I used to play with cacti, creating my own scripts, data input methods, data sources, graphs items and then graphs, but it was long way to obtain a single graph.
A smarter way is to use « SNMP – Generic OID Template » that appeared in cacti.
Let’s see an example : I want to graph the number of spams I’ve received during the last 24 hours. Counting is easy, I’ve just to find all files more recent than 24 hours in my IMAP folder « spam » (spamassassin does a very good job !). But I had to face security considerations, because apache user had to access my maildir !
It’s much simpler to expose this number via snmp, and then to create a simple graph based on Cacti « Generic OID » template. Note that SNMP is only accessible from my LAN, and the number of spams I’ve received is not very sensitive data. So let’s go:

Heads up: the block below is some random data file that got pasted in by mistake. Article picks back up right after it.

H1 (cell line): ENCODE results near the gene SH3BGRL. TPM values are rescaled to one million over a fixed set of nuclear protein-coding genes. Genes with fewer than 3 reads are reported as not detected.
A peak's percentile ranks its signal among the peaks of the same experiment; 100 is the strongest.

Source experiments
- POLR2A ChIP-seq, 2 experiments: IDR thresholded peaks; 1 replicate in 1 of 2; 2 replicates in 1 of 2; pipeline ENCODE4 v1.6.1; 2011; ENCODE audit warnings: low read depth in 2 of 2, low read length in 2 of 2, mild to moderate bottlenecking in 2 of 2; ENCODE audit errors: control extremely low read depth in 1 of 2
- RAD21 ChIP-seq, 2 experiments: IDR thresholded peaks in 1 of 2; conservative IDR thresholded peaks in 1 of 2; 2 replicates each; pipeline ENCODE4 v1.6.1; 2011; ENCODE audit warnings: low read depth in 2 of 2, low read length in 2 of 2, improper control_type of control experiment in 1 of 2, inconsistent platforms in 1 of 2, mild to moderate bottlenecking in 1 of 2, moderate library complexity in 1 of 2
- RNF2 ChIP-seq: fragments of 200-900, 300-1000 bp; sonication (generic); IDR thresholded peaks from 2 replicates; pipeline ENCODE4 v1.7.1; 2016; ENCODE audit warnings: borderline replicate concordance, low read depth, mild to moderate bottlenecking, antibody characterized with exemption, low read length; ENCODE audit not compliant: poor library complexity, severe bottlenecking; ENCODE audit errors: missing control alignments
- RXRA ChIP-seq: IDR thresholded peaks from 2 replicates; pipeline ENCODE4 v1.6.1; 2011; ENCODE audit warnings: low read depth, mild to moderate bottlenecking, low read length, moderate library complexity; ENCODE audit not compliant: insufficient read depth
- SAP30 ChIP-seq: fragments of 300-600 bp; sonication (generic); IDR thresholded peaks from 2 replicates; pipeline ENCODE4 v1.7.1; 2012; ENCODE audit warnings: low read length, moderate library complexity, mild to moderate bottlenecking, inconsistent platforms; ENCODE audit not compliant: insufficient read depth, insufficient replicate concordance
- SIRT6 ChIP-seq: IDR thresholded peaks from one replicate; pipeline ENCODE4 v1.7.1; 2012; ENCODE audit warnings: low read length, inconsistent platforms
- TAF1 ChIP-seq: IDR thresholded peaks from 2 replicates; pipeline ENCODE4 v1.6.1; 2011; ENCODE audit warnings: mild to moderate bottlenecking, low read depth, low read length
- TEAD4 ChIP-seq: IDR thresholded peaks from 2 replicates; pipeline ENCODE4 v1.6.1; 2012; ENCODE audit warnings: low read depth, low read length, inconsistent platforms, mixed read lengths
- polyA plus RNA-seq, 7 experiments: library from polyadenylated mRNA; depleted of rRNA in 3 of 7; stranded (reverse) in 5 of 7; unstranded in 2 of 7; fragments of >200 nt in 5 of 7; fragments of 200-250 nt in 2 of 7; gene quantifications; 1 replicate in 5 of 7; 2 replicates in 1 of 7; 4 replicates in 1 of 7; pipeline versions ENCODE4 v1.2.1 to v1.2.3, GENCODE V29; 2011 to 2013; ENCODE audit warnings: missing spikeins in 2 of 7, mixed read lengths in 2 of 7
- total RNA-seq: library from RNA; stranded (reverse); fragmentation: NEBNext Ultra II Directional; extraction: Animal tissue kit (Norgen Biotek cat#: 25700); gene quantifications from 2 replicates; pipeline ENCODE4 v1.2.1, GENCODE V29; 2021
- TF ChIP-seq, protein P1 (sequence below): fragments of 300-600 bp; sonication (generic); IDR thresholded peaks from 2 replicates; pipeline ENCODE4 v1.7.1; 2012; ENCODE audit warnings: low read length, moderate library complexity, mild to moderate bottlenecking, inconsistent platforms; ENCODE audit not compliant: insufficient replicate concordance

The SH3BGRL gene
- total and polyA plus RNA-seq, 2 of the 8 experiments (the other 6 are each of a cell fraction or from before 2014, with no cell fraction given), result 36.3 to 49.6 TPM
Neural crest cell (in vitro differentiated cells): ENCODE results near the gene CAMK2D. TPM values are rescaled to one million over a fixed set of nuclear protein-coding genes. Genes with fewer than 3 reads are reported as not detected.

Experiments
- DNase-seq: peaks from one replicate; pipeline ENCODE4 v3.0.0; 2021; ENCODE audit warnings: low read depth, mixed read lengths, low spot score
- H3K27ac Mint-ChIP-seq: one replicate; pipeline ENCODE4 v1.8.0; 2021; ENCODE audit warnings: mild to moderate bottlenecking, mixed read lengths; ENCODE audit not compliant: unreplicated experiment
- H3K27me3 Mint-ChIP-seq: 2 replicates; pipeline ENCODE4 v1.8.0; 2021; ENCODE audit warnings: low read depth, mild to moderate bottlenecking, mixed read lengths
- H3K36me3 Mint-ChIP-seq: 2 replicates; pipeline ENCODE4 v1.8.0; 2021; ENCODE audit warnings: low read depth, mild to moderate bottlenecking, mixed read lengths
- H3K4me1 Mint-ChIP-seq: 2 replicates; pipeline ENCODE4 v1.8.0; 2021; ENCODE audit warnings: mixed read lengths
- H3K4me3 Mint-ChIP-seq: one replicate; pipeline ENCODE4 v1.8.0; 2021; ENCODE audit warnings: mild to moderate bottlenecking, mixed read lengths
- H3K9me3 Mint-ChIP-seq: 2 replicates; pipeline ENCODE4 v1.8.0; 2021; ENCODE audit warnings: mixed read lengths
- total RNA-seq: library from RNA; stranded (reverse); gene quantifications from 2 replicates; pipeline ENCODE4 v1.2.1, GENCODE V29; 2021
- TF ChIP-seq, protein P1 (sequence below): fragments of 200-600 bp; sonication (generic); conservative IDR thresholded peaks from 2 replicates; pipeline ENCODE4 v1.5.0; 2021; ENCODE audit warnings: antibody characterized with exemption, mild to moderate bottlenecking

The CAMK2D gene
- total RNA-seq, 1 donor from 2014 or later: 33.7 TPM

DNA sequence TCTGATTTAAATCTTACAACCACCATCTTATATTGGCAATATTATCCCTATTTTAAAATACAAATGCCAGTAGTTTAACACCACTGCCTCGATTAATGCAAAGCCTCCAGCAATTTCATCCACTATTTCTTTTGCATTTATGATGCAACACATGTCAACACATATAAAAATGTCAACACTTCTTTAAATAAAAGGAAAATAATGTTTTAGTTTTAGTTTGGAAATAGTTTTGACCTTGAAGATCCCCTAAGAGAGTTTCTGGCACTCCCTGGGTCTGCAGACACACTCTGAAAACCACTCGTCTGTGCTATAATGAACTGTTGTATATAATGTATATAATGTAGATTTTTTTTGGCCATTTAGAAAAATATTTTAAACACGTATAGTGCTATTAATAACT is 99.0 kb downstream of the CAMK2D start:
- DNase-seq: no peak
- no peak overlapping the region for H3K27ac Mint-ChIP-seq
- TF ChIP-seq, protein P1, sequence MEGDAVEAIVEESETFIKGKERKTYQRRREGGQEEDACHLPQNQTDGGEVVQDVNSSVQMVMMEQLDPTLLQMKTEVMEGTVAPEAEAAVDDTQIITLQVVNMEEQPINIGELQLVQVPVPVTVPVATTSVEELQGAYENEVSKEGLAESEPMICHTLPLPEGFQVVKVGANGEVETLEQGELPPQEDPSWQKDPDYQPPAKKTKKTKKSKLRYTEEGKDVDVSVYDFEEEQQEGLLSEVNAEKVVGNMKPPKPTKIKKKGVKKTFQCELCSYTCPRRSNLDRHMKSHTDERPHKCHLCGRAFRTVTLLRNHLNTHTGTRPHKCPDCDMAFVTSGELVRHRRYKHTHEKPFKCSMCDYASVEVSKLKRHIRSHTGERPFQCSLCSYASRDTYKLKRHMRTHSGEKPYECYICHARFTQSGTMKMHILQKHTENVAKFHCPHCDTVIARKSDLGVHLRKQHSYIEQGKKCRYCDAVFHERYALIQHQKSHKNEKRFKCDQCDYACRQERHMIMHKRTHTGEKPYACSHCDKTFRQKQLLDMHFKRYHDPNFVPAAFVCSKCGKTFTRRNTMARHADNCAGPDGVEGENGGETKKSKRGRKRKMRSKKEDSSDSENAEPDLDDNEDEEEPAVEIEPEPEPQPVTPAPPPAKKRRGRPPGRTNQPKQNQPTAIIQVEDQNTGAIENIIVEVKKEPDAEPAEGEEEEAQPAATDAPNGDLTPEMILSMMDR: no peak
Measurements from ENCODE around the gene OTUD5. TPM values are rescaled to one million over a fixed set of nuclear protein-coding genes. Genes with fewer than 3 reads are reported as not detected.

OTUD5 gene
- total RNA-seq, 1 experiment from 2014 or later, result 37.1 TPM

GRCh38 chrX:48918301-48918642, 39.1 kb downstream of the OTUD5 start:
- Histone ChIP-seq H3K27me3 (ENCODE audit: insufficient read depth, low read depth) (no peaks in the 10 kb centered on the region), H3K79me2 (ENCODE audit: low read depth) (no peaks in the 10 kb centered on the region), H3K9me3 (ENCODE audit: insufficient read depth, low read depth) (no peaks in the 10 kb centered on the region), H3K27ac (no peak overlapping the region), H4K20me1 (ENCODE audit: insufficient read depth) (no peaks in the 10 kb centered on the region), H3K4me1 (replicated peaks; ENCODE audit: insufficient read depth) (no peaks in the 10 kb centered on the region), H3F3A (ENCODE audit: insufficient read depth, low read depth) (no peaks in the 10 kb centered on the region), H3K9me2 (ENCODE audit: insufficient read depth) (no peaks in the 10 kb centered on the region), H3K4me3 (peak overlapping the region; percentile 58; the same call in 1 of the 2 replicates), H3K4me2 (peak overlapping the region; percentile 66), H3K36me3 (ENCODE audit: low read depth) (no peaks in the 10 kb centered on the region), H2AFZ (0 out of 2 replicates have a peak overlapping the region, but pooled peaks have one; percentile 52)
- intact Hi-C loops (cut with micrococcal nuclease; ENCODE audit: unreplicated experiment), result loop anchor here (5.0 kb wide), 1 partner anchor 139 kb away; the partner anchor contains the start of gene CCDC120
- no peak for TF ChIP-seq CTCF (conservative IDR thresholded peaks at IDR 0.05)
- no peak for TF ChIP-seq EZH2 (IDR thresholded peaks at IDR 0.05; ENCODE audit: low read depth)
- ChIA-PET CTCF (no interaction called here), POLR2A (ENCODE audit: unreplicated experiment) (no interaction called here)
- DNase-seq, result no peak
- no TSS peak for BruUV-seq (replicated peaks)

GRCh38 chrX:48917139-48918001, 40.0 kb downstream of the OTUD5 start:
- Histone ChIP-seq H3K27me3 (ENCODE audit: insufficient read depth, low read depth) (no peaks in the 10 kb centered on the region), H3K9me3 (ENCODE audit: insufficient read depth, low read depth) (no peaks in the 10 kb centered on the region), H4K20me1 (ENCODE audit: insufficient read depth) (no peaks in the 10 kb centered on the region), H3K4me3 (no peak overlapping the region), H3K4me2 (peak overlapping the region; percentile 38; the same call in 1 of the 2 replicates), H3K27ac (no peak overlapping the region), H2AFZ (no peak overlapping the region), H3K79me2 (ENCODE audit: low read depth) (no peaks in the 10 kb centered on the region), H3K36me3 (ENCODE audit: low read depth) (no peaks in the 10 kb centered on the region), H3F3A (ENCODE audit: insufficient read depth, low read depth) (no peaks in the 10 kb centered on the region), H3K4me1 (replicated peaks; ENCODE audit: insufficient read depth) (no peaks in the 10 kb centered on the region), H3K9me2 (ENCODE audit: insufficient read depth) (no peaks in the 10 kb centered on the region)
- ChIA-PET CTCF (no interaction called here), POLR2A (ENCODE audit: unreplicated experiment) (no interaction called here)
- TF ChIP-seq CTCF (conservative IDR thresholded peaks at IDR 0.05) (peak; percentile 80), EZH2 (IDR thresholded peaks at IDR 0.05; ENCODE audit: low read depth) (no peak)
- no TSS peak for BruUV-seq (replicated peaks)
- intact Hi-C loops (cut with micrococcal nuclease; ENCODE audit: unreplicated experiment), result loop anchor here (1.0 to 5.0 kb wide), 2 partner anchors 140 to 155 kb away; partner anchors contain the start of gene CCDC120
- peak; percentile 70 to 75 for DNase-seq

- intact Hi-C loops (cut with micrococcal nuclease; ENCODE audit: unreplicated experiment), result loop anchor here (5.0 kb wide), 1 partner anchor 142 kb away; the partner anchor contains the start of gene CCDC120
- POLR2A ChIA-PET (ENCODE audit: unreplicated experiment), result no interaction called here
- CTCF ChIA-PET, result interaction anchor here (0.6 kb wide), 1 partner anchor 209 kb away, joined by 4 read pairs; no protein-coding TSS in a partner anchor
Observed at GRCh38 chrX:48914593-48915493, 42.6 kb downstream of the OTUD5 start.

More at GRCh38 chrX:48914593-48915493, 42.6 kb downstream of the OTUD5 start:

- Create the script /usr/local/bin/countspam.sh
find /home/cyril/Maildir/.SPAM/cur/ -ctime -1 | wc -l
- Configure snmpd.conf to run this script and return the result
# Extensible sections.
exec .18.104.22.168.4.1.15555.1 countspam.sh /usr/local/bin/countspam.sh
- Test the query. Note that the interesting value is .22.214.171.124.4.1.15555.101.1
root:/etc # snmpwalk -c public -v2c localhost .126.96.36.199.4.1.15555.1
SNMPv2-SMI::enterprises.155188.8.131.52 = INTEGER: 1
SNMPv2-SMI::enterprises.155184.108.40.206 = STRING: "countspam.sh"
SNMPv2-SMI::enterprises.155220.127.116.11 = STRING: "/usr/local/bin/countspam.sh"
SNMPv2-SMI::enterprises.15518.104.22.168 = INTEGER: 0
SNMPv2-SMI::enterprises.15522.214.171.124 = STRING: "40"
SNMPv2-SMI::enterprises.155126.96.36.199 = INTEGER: 0
SNMPv2-SMI::enterprises.155188.8.131.52 = ""
- Connect to cacti console, click « New graph », select your host and « SNMP – Generic OID Template »
- Enter the title, OID .184.108.40.206.4.1.15555.101.1 and choose a (fun) color
- Your graph is now ready :